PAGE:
Boat Handling, How To Handle a Boat in a Marina or Other Tight Situation

Handling a boat under motor in a tight situation == usually in a marina or when undergoing a test for a qualification == can be a daunting and embarrassing experience, especially for the novice.

When you see somebody try to leave a crowded marina or anchorage you will soon be able to tell whether they have mastered the art.

The novice backs and fills, blocking the fairway, and more often than not has to make a crewman scamper forward to push off from a pylon or, worse still, another boat. The trained sailor will back out, then swing to the heading wanted in one swift movement, the boat looking as though it is pivoting on its stern.

It is not only at close quarters that this skill is useful to have. When towing a boat by the alongside method, the ability to move through crowded moorings or alongside a jetty is paramount. There is no difficulty in the open sea as you have all the space in the world to play with.

The technique I have mentioned above is called prop walk or the paddle wheel effect.

Determine whether your boat has a right-handed or left-handed propeller

Before utilising prop walk you need to know whether your boat has a right-handed or left-handed propeller. The former, viewed from astern, would rotate clockwise and is more common.

Tie your boat alongside a wharf or jetty. Make sure it is secure with bow and stern lines and fore and aft springs. Keep the helm amidships, change gear to reverse and give it a sharp burst on the accelerator. If the stern is kicked to port, you have a right-handed propeller. You can check this by looking at the churned up water under the boat.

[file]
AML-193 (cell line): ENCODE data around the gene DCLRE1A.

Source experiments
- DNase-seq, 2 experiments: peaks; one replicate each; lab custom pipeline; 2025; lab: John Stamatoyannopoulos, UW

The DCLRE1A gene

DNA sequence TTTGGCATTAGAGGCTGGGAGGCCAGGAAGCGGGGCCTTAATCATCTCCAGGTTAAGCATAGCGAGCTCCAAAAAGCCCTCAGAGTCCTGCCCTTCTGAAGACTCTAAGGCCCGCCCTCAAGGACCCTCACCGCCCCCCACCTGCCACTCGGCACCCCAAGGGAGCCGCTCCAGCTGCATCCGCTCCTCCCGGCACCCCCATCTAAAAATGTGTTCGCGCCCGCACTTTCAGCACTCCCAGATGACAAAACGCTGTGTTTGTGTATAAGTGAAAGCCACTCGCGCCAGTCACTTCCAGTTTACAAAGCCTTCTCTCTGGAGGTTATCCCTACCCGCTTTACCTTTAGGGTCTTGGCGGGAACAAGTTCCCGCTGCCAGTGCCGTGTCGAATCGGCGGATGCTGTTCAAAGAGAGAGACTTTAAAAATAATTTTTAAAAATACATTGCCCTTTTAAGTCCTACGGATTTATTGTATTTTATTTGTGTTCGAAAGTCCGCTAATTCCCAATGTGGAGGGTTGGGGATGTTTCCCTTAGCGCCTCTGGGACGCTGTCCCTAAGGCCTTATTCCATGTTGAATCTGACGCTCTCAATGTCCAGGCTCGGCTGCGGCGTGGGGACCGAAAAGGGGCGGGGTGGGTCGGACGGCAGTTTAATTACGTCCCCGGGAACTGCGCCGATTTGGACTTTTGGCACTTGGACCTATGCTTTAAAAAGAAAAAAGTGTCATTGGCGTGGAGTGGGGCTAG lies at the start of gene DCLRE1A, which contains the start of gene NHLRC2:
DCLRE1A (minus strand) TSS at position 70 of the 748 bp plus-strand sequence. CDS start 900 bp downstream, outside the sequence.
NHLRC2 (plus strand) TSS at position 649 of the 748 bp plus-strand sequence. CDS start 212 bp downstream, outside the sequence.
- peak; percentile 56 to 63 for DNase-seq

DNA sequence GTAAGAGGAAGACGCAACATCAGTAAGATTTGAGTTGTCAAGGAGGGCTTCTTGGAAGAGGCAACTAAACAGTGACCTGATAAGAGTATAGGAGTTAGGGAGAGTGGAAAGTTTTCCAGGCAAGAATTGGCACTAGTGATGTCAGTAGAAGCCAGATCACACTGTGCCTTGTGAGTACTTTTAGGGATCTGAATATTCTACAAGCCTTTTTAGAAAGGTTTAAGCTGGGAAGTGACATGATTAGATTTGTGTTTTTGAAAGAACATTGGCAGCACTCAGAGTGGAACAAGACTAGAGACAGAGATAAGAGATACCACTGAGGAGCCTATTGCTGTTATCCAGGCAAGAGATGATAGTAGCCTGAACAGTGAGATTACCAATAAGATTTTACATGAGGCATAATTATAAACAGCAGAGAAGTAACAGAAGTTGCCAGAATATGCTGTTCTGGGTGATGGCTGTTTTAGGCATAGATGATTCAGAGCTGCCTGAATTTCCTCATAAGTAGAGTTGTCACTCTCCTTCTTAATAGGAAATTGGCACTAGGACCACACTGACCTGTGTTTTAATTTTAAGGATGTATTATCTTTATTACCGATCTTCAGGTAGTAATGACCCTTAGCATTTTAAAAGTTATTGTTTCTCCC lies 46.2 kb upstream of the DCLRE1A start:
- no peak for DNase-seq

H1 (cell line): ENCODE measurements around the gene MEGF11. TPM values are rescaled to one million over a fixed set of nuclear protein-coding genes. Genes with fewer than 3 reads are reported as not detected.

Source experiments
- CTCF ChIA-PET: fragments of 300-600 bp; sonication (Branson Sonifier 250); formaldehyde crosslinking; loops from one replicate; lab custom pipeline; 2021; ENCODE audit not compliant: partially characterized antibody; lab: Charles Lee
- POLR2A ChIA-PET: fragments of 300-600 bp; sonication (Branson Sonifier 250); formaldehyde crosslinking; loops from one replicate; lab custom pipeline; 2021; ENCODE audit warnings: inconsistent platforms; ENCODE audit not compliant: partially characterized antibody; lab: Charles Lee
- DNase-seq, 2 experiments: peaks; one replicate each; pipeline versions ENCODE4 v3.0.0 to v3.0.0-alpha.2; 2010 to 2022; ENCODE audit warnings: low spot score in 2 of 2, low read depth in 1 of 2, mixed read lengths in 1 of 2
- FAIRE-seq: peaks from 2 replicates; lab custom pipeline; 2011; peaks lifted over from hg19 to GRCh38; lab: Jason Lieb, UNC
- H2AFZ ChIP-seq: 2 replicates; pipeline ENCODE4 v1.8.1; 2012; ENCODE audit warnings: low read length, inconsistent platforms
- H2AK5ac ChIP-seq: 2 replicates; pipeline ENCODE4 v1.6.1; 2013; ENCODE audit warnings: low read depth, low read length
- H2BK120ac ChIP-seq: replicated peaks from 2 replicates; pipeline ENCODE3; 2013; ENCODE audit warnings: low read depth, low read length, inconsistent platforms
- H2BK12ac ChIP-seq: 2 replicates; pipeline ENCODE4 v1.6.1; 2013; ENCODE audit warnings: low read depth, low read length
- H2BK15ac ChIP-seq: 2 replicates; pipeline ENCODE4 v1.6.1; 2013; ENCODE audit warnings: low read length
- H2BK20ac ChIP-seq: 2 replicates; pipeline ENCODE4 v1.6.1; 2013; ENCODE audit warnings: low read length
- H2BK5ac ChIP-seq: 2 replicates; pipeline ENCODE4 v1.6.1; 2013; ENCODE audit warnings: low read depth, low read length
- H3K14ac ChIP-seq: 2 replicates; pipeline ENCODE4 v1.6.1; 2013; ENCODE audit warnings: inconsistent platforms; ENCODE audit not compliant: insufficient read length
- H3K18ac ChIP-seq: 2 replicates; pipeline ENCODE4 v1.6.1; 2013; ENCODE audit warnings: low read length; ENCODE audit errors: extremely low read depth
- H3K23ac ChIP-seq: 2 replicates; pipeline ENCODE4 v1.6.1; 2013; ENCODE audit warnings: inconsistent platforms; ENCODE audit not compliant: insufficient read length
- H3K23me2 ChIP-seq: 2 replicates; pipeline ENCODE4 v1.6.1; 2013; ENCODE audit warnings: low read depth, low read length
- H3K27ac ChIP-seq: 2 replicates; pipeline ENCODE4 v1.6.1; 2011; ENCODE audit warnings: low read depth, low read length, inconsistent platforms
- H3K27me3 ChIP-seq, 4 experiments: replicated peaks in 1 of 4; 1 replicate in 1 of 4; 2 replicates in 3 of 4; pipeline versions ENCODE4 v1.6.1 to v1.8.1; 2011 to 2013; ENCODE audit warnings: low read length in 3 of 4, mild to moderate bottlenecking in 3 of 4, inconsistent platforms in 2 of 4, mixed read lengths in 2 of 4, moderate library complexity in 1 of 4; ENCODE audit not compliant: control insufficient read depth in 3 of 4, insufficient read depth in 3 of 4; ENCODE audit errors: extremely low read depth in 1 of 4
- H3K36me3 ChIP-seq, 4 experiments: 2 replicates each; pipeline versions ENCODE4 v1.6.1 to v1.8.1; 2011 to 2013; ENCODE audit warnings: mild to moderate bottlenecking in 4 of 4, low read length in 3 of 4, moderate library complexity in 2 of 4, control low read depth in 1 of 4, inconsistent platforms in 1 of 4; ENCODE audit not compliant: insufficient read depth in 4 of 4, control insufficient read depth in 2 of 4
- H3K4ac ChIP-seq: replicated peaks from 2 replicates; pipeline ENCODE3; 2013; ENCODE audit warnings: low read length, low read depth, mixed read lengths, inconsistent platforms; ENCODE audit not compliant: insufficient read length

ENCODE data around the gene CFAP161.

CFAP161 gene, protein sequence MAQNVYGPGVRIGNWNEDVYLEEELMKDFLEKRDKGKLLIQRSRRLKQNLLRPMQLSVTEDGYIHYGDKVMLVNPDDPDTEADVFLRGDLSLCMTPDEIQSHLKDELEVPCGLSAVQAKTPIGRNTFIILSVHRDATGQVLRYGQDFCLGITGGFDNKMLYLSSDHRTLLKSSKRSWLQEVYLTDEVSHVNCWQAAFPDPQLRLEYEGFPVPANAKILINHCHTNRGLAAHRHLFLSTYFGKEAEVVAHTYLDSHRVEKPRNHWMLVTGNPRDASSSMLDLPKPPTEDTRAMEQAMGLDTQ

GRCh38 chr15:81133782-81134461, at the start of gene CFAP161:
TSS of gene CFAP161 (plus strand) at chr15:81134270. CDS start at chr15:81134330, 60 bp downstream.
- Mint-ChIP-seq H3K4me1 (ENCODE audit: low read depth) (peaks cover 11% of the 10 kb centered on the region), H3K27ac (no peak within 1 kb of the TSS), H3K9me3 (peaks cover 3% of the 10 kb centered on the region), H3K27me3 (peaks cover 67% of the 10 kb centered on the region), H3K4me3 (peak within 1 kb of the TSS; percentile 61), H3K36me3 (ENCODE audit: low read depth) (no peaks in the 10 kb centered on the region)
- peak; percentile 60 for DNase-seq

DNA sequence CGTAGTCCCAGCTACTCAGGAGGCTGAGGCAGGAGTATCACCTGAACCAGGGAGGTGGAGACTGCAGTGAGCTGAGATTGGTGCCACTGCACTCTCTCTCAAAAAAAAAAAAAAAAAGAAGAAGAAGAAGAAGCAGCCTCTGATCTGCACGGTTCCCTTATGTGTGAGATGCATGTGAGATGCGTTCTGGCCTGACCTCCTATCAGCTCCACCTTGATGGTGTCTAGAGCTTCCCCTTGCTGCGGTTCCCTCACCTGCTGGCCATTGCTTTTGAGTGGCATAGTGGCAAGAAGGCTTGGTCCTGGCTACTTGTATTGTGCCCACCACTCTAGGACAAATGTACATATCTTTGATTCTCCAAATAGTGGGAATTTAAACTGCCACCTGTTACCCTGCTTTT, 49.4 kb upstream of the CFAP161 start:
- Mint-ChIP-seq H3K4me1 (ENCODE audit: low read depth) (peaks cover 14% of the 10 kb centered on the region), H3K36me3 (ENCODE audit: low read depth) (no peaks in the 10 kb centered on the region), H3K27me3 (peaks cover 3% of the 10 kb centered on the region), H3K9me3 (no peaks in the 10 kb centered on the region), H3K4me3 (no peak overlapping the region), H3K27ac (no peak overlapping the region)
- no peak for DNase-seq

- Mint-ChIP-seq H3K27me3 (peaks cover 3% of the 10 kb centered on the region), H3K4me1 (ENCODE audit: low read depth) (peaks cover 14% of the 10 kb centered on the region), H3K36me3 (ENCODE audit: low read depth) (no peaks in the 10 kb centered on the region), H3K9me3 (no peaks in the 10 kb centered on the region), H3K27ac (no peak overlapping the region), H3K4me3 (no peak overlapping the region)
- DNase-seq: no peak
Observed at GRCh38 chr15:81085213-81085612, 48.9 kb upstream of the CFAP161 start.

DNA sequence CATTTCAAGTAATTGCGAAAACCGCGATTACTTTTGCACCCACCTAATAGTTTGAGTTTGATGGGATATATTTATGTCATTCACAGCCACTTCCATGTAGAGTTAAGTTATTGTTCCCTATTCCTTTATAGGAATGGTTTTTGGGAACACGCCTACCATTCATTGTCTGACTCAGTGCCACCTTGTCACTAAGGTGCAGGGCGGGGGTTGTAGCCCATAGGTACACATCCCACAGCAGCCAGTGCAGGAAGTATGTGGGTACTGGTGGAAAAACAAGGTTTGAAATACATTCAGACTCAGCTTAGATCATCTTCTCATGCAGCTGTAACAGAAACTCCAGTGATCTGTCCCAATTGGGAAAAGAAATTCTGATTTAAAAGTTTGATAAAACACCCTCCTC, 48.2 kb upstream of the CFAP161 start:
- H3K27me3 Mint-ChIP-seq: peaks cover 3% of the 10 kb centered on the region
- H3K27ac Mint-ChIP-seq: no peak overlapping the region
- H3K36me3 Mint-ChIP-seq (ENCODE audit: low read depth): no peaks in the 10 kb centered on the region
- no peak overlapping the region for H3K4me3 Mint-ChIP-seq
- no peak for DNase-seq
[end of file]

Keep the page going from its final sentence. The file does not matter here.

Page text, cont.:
If your boat's stern should kick to starboard when in reverse you will know that you're one of a very small group of people who must make your turn to port to take advantage of prop walk.

Practise using prop walk

Let's practise this feature of boat handling in a good clear space. These instructions are for the more common propeller.

  1. Bring the boat to a stop head to wind.
  2. Start turning to starboard by giving the boat a short burst in forward gear with the helm hard over, but not so hard that the rudder stalls. Keep the helm there throughout the rest of the turn.
  3. As the boat starts to swing to starboard, put the engine into neutral.
  4. Now give the engine a burst in reverse gear. The boat will start to swing harder.
  5. As it starts to move astern, go to neutral again until the propeller stops.
  6. Give another burst of power forward, keeping the helm over. The rate of turn will accelerate because the last manoeuvre deflects water over the rudder.
  7. Keep up these alternating bursts until the vessel is pointing in the direction you need.

You will soon learn to counteract the swing just before you come on to the required heading. When you first do this in a crowded anchorage or marina you will be immediately noticed as a competent skipper. In fact, one of the many tests a would-be yachtmaster has to undergo is to turn a yacht heading directly into the wind 180° so that it is stern to the wind, in its own length. This manoeuvre is known as a pivot turn.

One final word of warning. Even if your own boat has a right-handed propeller, you should be aware that some others don't. You may find yourself asked to helm one and wonder why the boat doesn't turn 'properly' despite your years of practice and experience. Now you will know what to do.

Copyright © 2008 Bevanda Pty Ltd

Learn more about entering and leaving a marina in The Boating Bible Manual of Seamanship,

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jim Murrant
Boat Handling
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